From The American Reader:
J. R. R. Tolkien to his son Christopher, discussing new chapters of his Lord of the Rings trilogy; a beautiful, disquieting Christmas experience; and the hatred of democracy among the philosophers and oligarchs in ancient Greece. At the time (1944), Christopher—his youngest son—was away from home, serving in the Royal Air Force.
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I am glad the third lot of Ring arrived to date, and that you like it—although it seems to have added to yr. homesickness. It just shows the difference between life and literature: for anyone who found himself actually on the stairs of Kirith Ungol would wish to exchange it for almost any other place in the world, save Mordor itself. But if lit. teaches us anything at all, it is this: that we have in us an eternal element, free from care and fear, which can survey the things that in ‘life’ we call evil with serenity (that is not without appreciating their quality, but without any disturbance of our spiritual equilibrium). Not in the same way, but in some such way, we shall all doubtless survey our own story when we know it (and a great deal more of the Whole Story). I am afraid the next two chapters won’t come for some time (about middle of Jan) which is a pity, as not only are they (I think) v. moving and exciting, but Sam has some interesting comments on the rel. of stories and actual ‘adventures’. But I count it a triumph that these two chapters, which I did not think as good as the rest of Book IV, could distract you from the noise of the Air Crew Room!….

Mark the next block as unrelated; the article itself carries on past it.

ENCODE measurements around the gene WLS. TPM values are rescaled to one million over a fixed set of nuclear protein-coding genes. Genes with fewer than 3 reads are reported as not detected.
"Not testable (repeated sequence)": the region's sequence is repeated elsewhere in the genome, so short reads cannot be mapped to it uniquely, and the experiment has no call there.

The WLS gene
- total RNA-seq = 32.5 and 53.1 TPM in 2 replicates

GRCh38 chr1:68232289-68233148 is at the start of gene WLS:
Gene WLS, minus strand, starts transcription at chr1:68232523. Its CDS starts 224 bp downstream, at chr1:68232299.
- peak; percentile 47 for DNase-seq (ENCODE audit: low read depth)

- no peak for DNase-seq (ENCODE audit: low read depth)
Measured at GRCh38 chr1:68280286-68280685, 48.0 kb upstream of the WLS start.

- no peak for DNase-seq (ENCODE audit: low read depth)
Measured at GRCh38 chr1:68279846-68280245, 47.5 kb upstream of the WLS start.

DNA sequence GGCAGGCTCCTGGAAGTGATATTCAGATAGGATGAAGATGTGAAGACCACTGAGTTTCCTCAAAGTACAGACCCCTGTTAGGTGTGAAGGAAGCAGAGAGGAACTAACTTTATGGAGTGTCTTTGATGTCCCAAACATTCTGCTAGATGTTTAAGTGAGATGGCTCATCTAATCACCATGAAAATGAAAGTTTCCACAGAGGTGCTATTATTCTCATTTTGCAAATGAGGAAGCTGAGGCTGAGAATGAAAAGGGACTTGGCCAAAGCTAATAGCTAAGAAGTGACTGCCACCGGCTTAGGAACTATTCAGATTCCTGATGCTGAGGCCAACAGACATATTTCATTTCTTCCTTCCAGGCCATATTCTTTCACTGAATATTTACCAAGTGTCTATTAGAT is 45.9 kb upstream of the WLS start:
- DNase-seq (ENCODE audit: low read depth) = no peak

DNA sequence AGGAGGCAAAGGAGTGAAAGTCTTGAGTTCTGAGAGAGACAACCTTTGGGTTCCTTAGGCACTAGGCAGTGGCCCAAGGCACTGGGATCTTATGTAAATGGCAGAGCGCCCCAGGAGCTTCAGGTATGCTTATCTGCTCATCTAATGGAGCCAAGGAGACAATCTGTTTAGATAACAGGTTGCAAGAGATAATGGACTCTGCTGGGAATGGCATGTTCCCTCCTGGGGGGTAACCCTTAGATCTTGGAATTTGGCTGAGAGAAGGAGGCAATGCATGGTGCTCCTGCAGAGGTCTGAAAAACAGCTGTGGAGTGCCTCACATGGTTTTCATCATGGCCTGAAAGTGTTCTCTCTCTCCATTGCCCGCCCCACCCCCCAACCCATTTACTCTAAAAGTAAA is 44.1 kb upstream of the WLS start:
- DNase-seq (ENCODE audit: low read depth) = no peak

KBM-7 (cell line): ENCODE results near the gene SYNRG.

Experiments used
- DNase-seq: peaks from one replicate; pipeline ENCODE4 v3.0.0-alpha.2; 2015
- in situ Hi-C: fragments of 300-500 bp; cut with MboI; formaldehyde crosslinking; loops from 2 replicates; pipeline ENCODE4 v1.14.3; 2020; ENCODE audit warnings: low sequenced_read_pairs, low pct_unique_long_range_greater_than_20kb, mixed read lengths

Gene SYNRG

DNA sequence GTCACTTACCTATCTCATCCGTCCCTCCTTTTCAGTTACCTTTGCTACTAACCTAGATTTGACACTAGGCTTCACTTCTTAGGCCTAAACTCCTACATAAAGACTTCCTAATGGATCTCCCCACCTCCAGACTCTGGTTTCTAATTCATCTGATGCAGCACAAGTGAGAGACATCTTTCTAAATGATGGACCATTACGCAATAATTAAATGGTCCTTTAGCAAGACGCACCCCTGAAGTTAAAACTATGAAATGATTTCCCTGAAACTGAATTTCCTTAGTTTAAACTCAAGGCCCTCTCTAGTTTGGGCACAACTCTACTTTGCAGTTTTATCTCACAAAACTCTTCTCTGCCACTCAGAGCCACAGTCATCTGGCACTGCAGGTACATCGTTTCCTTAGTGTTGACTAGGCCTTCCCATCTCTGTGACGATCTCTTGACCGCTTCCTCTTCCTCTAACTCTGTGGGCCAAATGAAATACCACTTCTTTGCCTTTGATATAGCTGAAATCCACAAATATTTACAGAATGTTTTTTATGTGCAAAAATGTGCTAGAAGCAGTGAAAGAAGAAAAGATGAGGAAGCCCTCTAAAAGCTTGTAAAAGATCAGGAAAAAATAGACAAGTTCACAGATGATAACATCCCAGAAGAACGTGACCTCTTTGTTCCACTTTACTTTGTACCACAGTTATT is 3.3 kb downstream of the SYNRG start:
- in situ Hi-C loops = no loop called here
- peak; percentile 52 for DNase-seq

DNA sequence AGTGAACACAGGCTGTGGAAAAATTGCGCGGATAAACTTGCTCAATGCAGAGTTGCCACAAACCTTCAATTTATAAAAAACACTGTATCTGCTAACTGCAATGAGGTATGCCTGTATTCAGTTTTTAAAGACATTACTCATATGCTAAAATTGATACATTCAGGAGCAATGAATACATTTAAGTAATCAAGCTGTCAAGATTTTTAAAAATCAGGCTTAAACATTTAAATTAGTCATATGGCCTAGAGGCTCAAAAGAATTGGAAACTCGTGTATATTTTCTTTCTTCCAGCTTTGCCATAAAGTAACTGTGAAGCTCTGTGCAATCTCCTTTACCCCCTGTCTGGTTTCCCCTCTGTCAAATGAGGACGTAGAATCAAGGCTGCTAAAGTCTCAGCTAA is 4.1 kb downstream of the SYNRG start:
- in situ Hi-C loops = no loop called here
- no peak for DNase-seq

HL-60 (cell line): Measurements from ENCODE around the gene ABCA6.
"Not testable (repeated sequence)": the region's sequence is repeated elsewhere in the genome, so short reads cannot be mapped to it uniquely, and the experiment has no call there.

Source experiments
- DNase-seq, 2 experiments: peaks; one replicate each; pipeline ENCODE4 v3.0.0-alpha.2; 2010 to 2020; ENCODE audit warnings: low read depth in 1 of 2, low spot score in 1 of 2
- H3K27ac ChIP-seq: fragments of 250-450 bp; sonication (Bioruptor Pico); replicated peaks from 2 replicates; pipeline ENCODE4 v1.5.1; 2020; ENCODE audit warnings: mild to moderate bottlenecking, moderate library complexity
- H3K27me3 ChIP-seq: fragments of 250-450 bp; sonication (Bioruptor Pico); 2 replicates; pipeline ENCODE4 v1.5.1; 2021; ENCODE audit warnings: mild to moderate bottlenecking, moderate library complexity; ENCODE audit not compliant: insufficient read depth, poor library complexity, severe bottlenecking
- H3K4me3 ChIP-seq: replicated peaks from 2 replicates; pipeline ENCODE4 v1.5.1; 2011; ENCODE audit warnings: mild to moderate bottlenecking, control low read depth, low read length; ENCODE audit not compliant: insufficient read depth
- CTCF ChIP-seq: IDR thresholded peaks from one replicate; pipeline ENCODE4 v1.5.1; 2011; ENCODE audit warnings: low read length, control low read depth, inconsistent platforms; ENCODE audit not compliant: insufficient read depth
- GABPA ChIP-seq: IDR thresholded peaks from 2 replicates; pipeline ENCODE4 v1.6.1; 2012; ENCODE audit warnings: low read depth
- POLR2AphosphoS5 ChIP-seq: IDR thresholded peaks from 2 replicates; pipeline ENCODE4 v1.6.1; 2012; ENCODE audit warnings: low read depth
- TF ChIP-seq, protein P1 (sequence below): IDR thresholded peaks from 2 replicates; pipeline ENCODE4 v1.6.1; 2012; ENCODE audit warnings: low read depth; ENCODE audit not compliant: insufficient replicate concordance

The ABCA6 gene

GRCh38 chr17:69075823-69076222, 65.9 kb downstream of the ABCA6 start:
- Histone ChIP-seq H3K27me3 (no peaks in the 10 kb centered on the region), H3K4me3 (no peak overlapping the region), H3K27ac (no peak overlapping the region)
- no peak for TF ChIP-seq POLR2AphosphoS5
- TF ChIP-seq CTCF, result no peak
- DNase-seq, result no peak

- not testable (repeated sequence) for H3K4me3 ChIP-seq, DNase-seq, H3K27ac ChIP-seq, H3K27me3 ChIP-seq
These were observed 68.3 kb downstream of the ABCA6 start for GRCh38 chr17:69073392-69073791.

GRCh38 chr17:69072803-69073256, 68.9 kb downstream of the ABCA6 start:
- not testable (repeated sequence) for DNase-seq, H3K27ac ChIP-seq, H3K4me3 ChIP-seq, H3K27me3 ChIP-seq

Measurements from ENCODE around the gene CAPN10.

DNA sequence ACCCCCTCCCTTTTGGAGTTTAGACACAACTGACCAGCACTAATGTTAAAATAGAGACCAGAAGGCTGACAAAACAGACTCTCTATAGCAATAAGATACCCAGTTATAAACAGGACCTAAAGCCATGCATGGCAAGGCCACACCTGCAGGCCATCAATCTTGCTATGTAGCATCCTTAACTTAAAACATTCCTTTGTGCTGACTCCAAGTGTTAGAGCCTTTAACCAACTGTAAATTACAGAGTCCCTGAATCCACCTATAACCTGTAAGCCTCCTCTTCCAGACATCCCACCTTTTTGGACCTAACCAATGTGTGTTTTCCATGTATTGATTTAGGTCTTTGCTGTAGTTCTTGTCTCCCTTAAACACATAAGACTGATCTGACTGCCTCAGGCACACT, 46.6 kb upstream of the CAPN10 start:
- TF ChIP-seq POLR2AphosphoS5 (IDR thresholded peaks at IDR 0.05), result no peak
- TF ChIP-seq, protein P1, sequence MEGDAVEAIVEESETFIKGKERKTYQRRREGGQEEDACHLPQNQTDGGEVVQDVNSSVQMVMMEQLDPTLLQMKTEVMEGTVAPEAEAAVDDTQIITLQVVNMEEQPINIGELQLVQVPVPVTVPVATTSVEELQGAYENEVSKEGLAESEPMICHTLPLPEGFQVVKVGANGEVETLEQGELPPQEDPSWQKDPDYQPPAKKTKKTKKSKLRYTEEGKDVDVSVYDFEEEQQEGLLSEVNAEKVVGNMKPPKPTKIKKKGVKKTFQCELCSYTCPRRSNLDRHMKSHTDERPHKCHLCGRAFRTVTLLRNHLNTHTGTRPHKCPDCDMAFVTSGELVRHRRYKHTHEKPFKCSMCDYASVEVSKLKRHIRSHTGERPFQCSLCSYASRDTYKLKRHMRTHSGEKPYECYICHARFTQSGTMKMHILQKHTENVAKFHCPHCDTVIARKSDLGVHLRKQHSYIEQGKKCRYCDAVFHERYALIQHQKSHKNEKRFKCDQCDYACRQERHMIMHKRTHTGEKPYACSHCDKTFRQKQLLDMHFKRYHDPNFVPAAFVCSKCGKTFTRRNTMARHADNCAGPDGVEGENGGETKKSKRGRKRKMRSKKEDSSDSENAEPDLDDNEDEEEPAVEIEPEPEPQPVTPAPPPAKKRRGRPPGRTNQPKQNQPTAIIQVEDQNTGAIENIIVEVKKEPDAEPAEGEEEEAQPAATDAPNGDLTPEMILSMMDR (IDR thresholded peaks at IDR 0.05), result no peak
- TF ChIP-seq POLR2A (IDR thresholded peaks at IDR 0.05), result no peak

The weather has for me been one of the chief events of Christmas. It froze hard with a heavy fog, and so we have had displays of Hoarfrost such as I only remember once in Oxford before (in the other house I think) and only twice before in my life. One of the most lovely events of Northern Nature. We woke (late) on St Stephen’s Day to find all our windows opaque, painted over with frost-patterns, and outside a dim silent misty world, all white, but with a light jewelry of rime; every cobweb a little lace net, even the old fowls’ tent a diamond-patterned pavilion. I spent the day (after chores, that is from about 11.30, as I got up late) out of doors, well wrapped up in old rags, hewing old brambles and making a fire the smoke of which rose in a still unmoving column straight up into the fog-roof….. The rime was yesterday even thicker and more fantastic. When a gleam of sun (about 11) got through it was branching spray against a golden light and, high overhead, a pale translucent blue. It did not melt. About 11 p.m. the fog cleared and a high round moon lit the whole scene with a deadly white light: a vision of some other world or time. It was so still that I stood in the garden hatless and uncloaked without a shiver, though there must have been many degrees of frost…..
Link to the rest at The American Reader